Accuracy of linear measurements from cone-beam computed tomography-derived surface models of different voxel sizes



Accuracy of linear measurements from cone-beam computed tomography-derived surface models of different voxel sizes




American Journal of Orthodontics and Dentofacial Orthopedics, 2010-01-01, Volume 137, Issue 1, Pages 16.e1-16.e6, Copyright © 2010 American Association of Orthodontists


Introduction

The aims of this study were to determine the linear accuracy of 3-dimensional surface models derived from a commercially available cone-beam computed tomography (CBCT) dental imaging system and volumetric rendering software and to investigate the influence of voxel resolution on the linear accuracy of CBCT surface models.

Methods

Glass sphere markers were fixed on 10 dry mandibles. The mandibles were scanned with 0.40 and 0.25 voxel size resolutions in 3 sessions. Anatomic truth was established with 6 direct digital caliper measurements. The surface models were rendered by a volumetric rendering program, and the CBCT measurements were established as the mean of the 3 measurements.

Results

The intraclass correlation coefficients between the physical measurements and the measurements of the CBCT images of 0.40 and 0.25 voxels were all more than 0.99. All CBCT measurements were accurate. There was no difference between the accuracy of the measurements between the 0.40 and 0.25 voxel size groups. The smallest detectable differences of the CBCT measurements were minimal, confirming the accuracy of the CBCT measurement procedure.

Conclusions

The measurements on 3-dimensional surface models of 0.25 and 0.40 voxel size data sets made with the 3D eXam CBCT scanner (KaVo Dental GmbH, Bismarckring, Germany) and SimPlant Ortho Pro software (version 2.00, Materialise Dental, Leuven, Belgium) are accurate compared with direct caliper measurements. An increased voxel resolution did not result in greater accuracy of the surface model measurments.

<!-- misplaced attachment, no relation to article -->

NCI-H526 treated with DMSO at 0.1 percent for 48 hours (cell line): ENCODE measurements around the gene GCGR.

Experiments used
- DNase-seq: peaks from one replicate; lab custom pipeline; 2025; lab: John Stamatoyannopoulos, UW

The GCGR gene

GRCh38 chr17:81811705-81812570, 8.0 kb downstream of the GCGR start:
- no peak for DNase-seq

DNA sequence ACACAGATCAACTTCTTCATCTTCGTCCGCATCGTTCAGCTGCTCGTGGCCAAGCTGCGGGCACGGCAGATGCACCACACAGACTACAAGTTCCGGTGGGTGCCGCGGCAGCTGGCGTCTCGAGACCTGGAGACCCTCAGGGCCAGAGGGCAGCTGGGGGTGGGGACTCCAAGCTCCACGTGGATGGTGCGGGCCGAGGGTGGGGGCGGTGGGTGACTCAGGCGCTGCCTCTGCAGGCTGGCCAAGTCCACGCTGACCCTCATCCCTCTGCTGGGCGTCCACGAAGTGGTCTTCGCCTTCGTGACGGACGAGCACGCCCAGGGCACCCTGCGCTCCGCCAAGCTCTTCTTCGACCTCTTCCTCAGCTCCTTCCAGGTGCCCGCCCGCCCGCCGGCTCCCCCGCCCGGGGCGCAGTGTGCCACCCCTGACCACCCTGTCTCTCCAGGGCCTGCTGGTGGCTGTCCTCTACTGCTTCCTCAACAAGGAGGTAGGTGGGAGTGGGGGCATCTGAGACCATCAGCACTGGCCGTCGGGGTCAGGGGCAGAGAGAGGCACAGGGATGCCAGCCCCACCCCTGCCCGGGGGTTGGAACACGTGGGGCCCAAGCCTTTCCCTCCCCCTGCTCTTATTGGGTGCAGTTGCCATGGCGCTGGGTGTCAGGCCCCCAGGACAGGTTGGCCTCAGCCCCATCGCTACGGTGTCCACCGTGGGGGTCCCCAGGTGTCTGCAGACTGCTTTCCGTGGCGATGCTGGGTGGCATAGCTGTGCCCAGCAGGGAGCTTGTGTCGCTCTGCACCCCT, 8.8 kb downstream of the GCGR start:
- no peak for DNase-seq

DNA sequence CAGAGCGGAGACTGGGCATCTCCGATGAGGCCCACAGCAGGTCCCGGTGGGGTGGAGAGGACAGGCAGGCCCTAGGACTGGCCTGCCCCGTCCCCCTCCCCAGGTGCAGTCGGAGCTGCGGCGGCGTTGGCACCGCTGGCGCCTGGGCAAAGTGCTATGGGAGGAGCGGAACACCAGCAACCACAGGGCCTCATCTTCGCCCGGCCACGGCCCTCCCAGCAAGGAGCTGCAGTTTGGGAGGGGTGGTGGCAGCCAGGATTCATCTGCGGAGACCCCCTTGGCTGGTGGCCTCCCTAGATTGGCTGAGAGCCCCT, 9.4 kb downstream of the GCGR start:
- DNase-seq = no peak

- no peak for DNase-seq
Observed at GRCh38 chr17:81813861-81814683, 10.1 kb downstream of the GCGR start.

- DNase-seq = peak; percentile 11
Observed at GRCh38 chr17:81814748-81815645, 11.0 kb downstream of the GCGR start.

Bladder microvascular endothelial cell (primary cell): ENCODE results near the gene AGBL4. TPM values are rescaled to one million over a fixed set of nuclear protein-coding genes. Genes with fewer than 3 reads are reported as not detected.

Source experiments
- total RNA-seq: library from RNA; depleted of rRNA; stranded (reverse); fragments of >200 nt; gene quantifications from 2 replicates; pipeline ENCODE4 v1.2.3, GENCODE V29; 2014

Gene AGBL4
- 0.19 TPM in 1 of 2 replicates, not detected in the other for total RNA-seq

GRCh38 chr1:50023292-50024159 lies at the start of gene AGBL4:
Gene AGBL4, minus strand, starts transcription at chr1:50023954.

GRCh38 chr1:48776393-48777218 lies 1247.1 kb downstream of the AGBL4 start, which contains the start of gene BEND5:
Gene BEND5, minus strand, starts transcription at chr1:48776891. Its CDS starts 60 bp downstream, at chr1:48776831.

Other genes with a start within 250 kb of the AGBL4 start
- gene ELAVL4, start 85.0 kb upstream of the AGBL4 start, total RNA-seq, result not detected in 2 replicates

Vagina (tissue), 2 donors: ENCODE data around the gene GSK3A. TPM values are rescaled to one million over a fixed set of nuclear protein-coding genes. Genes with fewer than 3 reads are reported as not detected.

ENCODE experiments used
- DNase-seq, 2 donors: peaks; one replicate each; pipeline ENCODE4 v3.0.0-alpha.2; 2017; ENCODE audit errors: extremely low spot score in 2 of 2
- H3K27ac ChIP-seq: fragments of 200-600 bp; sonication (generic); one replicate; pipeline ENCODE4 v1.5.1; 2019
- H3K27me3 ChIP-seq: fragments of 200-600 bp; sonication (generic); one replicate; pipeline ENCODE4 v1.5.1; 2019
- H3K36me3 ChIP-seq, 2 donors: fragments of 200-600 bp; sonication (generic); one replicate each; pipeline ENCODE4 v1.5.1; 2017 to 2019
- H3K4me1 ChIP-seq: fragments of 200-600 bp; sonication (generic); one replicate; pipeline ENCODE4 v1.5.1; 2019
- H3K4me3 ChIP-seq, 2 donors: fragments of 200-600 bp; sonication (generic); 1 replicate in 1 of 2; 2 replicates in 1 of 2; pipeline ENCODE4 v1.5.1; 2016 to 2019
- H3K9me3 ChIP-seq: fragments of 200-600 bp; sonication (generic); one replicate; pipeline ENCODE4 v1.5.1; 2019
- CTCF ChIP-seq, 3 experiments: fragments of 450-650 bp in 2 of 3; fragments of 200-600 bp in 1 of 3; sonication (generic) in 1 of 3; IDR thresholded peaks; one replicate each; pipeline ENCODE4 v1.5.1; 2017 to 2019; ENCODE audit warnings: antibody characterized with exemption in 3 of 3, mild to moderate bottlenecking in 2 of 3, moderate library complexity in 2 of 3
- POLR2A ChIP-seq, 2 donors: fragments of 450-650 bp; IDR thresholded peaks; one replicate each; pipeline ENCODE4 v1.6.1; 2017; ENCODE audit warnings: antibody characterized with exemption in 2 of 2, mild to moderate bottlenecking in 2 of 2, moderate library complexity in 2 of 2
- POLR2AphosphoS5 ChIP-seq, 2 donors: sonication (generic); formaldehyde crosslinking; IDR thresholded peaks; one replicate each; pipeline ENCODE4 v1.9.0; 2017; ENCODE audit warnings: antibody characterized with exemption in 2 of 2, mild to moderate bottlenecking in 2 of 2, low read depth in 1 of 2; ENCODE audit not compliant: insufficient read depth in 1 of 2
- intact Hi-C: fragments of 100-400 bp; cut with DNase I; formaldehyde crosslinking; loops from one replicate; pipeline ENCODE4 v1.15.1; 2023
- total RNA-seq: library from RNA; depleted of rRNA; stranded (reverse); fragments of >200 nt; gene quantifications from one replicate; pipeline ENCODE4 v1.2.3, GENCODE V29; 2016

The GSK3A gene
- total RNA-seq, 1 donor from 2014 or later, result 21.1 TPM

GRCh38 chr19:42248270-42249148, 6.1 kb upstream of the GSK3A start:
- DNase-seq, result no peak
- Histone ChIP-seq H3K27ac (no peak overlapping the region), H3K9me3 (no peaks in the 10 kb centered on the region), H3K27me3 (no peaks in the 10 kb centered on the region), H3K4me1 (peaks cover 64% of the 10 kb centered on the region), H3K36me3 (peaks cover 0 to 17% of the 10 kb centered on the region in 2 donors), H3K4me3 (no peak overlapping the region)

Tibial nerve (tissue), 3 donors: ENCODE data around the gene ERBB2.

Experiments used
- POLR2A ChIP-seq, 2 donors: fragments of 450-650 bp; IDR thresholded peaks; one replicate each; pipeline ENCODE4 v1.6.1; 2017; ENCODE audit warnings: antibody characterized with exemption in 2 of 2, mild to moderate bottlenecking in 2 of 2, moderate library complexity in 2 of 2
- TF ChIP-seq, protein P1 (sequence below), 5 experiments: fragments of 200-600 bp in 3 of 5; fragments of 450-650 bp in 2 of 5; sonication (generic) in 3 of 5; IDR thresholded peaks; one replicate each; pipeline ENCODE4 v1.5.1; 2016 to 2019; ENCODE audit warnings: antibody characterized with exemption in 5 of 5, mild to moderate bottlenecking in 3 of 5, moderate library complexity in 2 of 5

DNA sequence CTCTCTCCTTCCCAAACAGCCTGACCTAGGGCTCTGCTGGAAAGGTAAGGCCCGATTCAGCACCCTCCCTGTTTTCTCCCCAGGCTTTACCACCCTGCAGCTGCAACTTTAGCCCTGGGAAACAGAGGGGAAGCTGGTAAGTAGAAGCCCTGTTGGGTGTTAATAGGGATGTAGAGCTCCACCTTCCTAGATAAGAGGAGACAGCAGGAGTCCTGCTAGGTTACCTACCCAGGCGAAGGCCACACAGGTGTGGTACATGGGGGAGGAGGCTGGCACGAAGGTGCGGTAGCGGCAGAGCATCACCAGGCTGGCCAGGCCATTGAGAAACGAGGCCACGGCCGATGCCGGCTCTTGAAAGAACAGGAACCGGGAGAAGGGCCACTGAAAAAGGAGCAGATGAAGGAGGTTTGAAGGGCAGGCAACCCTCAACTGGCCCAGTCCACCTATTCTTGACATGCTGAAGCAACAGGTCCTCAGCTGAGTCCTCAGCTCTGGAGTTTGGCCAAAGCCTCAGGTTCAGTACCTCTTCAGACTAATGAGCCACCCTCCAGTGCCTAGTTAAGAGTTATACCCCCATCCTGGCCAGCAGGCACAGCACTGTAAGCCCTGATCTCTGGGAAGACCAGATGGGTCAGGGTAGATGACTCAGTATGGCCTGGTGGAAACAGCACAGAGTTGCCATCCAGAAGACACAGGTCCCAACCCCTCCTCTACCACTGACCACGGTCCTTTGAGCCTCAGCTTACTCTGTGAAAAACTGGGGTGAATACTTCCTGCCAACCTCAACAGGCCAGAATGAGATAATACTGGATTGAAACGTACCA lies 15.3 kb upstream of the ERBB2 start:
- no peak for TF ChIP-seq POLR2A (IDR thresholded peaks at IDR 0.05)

Because of the high cost and relatively high radiation exposure of helical computed tomography (CT) imaging methods, cone-beam CT (CBCT) is used more frequently for craniofacial assessment in orthodontics and oral maxillofacial surgery. CBCT captures the craniofacial structures with a single 360° rotation of a tube-detector unit. This is contrary to classic CT, in which imaging is performed in sections or layers. During the rotational scanning, many single projections are produced and these 2-dimensional images are churned by the reconstruction algorithm directly into a 3-dimensional (3D) or volumetric data set.

Drawing an object with a computer is called rendering. The object is given some characteristics to make it appear to be a real-world object with shadows and transparency. To draw a 3D image, the raw CT data are transformed to vector data by constructing a surface of many triangles covering the object of interest. Volumetric rendering programs are used to construct the 3D surface models from imported CBCT data sets by implementing an algorithm that is usually unique for each program. The 3D surface model allows for actions such as indicating landmarks, making measurements, moving bone fragments, and performing virtual osteotomies. The accuracy of the derived surface model is therefore of utmost importance, not only for diagnostic purposes but also for treatment planning and outcome.

The accuracy of CBCT images has been confirmed with various CBCT scanners. However, the accuracy of surface models derived from CBCT seems to vary. Some authors illustrated differences that, even though statistically significant, were not considered clinically relevant. These studies used anatomic landmarks on the surface models, which are subject to identification errors in the segmentation process. These factors might influence the accuracy of the measurement procedure. Therefore, the accuracy of the measurement procedures should be calculated to fully determine whether there is a significant difference between surface models and anatomic truth. To overcome the problem of landmark identification, Mischkowski et al used gutta-percha markers and concluded that the CBCT device provides satisfactory information about linear distances. Lagravere et al used titanium markers with a hollow cone on a synthetic mandible and concluded that volumetric renderings from the CBCT device produce a 1-to-1 image-to-reality ratio.